The large number of violent attacks in August orchestrated by anti-government forces followed closely on the heels of the Taliban’s 28 July announcement that Mullah Akhtar Muhammad Mansour had been selected as the group’s new leader by its leadership council. Mansour’s appointment came only two days after the Afghan government declared that Mullah Omar, the Taliban’s long-time leader, had been dead since 2013. Maulavi Haibatullah Akhunzada and Mullah Sirajuddin Haqqani—two members of the Haqqani network, a Pakistan-based branch of the Taliban—were chosen as Mansour’s deputies, reportedly in an effort to balance the leadership among different parts of the Taliban. According to media reports, there may be dissension over Mullah Mansour’s selection among some influential Taliban figures.
Initial peace talks took place between representatives of the government and the Taliban in Murree, Pakistan, on 7 July. Media reports indicated that officials from China, Pakistan and the US were present at the 7 July meeting, which was welcomed by Council members in a 10 July press statement. A subsequent meeting between the parties was scheduled for 27 July but was suspended at the request of the Taliban after Mullah Omar’s death became public. New Taliban leader Mullah Mansour has reportedly rejected the idea of negotiations with the government.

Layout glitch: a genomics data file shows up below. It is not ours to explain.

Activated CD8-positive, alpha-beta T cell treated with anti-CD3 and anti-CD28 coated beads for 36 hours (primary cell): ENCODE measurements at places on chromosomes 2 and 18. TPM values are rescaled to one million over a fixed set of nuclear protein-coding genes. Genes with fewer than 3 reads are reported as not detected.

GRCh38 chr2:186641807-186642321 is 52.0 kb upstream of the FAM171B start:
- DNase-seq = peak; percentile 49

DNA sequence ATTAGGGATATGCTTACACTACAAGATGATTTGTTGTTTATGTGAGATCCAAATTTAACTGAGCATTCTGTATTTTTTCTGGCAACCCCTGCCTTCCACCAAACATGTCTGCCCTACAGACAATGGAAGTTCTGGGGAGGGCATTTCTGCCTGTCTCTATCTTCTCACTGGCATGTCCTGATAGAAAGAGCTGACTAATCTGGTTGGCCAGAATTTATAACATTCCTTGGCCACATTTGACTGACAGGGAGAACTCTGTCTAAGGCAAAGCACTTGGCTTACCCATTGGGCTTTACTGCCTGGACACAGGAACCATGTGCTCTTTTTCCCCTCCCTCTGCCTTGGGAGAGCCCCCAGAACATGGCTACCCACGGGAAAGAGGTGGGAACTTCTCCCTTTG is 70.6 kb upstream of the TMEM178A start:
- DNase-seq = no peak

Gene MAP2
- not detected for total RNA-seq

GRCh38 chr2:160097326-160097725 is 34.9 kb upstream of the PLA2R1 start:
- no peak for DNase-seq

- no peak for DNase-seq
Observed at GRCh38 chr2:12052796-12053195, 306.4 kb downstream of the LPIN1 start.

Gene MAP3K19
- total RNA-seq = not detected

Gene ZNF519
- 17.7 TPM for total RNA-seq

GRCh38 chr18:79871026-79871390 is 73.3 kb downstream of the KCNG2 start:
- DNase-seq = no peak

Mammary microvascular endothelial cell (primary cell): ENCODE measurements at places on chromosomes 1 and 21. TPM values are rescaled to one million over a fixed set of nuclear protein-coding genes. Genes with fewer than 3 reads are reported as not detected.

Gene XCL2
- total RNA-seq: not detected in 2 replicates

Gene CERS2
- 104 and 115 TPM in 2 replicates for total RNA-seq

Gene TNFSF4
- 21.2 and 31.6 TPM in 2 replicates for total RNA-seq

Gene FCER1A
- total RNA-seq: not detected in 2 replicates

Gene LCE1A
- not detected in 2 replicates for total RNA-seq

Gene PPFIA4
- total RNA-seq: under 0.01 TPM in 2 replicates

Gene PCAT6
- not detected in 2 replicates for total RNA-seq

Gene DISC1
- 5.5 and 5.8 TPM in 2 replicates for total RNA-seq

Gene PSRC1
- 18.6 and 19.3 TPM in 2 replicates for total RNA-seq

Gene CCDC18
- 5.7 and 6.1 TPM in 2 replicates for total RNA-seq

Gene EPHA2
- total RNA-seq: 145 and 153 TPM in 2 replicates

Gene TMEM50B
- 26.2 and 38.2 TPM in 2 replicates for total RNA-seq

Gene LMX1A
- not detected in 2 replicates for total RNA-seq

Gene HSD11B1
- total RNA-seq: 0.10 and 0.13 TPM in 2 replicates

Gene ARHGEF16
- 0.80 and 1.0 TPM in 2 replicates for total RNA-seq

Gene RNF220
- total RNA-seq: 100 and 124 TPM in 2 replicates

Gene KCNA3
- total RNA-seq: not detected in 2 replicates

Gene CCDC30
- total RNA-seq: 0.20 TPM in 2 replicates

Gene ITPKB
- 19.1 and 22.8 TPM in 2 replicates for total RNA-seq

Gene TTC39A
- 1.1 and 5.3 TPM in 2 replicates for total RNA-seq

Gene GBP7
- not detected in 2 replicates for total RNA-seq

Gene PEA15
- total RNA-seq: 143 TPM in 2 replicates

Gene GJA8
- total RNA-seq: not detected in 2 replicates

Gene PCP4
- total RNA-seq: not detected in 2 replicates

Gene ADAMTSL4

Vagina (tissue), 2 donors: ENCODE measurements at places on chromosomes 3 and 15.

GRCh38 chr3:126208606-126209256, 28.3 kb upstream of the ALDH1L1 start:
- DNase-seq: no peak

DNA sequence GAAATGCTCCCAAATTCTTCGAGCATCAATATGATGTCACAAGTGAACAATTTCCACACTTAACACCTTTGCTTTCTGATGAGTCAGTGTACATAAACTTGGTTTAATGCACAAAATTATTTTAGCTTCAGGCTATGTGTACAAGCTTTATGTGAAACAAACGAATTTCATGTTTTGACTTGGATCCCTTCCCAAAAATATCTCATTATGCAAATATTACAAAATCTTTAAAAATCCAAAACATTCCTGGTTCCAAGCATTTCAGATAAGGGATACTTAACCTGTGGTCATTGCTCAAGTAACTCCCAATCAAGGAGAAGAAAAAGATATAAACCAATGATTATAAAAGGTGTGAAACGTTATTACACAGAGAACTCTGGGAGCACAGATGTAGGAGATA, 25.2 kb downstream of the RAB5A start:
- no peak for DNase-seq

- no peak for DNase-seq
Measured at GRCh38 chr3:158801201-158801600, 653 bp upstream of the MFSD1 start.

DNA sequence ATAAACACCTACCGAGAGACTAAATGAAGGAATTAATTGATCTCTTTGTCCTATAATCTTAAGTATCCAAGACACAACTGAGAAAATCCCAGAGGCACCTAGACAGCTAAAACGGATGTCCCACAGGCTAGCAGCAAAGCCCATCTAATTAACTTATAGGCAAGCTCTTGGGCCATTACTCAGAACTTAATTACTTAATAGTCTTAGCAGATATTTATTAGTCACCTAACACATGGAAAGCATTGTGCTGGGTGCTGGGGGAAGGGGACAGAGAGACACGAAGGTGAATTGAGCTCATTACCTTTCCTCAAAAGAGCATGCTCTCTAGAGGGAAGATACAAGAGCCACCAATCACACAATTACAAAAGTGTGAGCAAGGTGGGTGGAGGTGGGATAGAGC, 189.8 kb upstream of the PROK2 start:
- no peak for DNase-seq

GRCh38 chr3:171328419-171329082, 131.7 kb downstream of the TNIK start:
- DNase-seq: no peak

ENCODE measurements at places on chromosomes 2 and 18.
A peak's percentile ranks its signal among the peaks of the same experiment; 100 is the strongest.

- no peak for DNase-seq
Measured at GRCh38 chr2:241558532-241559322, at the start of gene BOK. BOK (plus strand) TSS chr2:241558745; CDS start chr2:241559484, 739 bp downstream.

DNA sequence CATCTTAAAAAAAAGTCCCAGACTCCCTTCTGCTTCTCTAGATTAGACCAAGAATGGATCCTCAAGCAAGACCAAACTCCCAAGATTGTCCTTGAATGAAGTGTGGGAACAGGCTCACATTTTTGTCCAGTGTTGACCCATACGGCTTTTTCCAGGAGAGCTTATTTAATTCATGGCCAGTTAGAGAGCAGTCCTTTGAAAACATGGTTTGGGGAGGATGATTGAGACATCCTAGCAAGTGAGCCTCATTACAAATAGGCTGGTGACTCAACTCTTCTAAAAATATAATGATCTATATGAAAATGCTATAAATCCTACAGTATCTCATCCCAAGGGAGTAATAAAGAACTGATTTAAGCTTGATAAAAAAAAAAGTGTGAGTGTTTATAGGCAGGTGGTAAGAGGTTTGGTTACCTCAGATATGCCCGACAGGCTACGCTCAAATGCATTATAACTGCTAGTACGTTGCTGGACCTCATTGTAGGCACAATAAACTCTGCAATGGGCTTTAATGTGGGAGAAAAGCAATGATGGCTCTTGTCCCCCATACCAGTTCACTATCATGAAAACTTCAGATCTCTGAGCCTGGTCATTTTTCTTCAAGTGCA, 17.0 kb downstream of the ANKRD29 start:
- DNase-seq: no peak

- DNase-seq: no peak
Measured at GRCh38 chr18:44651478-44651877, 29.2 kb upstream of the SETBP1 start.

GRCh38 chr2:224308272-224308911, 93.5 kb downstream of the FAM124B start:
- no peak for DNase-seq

Following the numerous deadly bombings in Kabul, President Ashraf Ghani of Afghanistan said in a press conference on 10 August that terrorists continued to use Pakistan as a base to prepare for and launch attacks on Afghanistan. “The last few days have shown that suicide-bomber training camps and bomb-producing factories which are killing our people are as active as before in Pakistan”, he said. Pakistan’s Foreign Office reportedly condemned the violence in Kabul and expressed support for Afghanistan.
In recent months, the role of ISIS in Afghanistan has become more pronounced. On 18 April, an ISIS suicide bomber attacked a bank in Jalalabad, the capital of Nangarhar province, killing at least 35 people and wounding more than 100. In April, media reports indicated that the Taliban and ISIS had declared war on each other. In early June, at least ten Taliban fighters were captured and beheaded by ISIS members in Nangarhar after they had retreated from a skirmish with Afghan security forces. On 10 August, ISIS released a video in which ten men, allegedly supporters of the Taliban, were executed when they were made to sit on top of bombs that were then detonated.